Kettlebells.are.the.future – of my fitness regime at least. Also, on my first go, the instructor said I was good at them (go me!)
Swinging a kettlebell is like swinging yourself between two chair arms as a child, except if you let go you don’t just fall down, you risk hitting yourself in the face with an 8kg weight (or worse, hitting someone else!)
I’ve done one kettlebells conditioning class so far and I’m definitely hooked. If you want to tone up, build muscle and lose fat then I’d totally recommend keeping fit with kettlebells.*
Two things I think should always be done with kettlebells are squats and crunches. Seriously, they hurt but I’m pretty sure I walked out of that gym a jeans size smaller!
One thing that should never be done with kettlebells? Partner drills. Kettlebells are hard enough without waiting for your partner to finish swinging their kettlebell 25 times before you can stop doing shoulder presses with yours!
And here are five things that Wikipedia just taught me about kettlebells:
- They’ve been around for a while: “They were developed in Russia in the 1700s, primarily for weighing crops.”
- They’re good for strength training: “The kettlebell allows for swing movements and release moves with added safety and added grip, wrist, arm and core strengthening.”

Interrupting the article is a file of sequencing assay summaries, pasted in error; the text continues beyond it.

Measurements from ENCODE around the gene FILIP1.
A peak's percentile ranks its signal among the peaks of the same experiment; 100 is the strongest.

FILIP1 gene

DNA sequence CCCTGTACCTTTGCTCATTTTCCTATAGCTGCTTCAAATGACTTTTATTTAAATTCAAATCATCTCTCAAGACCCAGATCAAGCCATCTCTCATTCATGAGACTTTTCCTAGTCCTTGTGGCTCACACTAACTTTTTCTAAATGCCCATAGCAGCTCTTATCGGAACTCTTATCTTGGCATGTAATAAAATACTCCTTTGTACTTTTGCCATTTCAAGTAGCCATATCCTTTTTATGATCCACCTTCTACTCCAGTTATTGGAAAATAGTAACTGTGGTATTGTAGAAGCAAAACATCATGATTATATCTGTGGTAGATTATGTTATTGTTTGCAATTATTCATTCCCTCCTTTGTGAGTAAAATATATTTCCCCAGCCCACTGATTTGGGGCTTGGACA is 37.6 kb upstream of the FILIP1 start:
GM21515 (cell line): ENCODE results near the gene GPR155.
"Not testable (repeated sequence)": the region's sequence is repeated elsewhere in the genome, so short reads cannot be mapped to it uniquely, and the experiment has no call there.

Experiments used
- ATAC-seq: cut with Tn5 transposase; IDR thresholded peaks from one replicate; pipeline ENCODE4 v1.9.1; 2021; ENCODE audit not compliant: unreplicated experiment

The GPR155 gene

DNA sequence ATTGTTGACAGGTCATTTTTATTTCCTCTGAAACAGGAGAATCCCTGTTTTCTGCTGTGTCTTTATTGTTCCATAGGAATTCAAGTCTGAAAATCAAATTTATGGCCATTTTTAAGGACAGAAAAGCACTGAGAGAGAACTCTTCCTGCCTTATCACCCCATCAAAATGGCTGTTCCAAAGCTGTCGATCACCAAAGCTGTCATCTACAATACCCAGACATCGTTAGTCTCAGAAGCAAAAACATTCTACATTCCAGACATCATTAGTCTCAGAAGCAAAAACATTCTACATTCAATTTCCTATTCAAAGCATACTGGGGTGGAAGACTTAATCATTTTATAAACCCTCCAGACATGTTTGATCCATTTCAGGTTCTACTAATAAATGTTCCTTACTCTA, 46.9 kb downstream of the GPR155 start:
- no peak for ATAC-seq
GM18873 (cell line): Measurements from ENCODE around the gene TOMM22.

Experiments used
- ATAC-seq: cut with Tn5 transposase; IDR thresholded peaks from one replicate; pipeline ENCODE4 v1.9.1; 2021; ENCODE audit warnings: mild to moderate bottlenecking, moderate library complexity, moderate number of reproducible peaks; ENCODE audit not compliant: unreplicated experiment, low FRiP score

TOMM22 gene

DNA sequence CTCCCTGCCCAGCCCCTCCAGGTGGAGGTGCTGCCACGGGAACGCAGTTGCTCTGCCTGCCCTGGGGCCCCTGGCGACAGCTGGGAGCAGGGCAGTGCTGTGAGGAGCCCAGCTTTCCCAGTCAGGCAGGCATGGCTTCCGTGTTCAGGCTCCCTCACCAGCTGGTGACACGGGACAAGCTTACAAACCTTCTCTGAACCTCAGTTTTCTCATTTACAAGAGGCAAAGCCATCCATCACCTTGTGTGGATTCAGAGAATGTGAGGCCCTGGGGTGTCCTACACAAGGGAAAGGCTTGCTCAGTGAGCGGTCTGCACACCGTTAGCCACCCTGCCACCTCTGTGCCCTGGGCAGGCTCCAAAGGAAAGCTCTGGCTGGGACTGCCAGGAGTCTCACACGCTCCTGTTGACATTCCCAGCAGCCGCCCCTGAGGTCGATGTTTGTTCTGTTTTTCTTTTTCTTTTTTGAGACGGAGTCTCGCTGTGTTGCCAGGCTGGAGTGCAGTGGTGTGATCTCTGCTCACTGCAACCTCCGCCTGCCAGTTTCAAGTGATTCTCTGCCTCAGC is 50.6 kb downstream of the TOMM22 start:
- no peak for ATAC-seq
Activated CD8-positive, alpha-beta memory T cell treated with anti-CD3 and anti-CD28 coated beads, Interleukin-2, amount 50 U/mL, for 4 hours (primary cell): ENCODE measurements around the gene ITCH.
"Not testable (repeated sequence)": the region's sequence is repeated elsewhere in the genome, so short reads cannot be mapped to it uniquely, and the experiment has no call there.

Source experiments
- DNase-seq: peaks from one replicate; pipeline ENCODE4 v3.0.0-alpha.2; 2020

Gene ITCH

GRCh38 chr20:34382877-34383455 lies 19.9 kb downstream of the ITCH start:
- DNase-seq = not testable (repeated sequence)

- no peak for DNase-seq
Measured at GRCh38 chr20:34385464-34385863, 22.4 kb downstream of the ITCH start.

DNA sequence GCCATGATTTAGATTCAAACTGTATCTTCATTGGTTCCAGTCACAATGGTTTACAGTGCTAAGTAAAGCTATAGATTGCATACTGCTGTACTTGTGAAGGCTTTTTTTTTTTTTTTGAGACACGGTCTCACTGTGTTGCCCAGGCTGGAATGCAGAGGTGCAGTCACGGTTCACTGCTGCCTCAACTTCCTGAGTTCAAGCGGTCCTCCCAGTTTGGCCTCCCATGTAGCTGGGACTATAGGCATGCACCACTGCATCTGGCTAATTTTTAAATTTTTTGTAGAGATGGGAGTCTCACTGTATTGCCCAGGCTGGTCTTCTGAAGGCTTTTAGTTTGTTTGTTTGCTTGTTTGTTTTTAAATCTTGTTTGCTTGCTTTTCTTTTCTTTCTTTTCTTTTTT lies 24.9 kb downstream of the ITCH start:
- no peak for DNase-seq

- They’re a good weight-loss workout: “In one study, kettlebell enthusiasts performing a 20-minute snatch workout were measured to burn, on average, 13.6 calories/minute aerobically and 6.6 calories/minute anaerobically during the entire workout – ‘equivalent to running a 6-minute mile pace’.”
- They’re good for doing repetitions so they “slowly build up muscle endurance, support the joints and prevent injury”. My physio will be happy!
- Some people juggle with kettlebells (I would not recommend this on your first go!) Apparently: “Juggling is a training style where the practitioner releases and catches the kettlebell with all manner of spins and flips around the body.”
The best thing about kettlebells, though, is that you don’t need to sweat for a whole hour to get a good workout – they’re great for HIIT (high intensity interval training). My kettlebells class was only 30 minutes long – perfect for a post-work exercise hit (no pun intended, I just couldn’t think of another word!)
Among the exercises I did in my first kettlebells class were:
- Kettlebell swings (you swing the kettlebell from your knees towards your upper body using your hips, to strengthen your core).
- Kettlebell crunches.
- Kettlebell squats, lunges and shoulder presses.
- Kettlebell side planks (note: these were hard!)
I’m purposefully posting this review before my second kettlebells class tomorrow. After the first class my instructor apologised to the kettlebells veterans for being “a bit easy on them this week”. So whether or not I live to regret my initial kettlebells excitement still remains to be seen – I’ll definitely let you know though!
*Don’t forget to talk to your doctor before trying anything new with your exercise regime. Take it from someone who knows, you don’t want to get injured!
Any exercises you’ve tried recently that you loved? Do share, it would be great to try them too!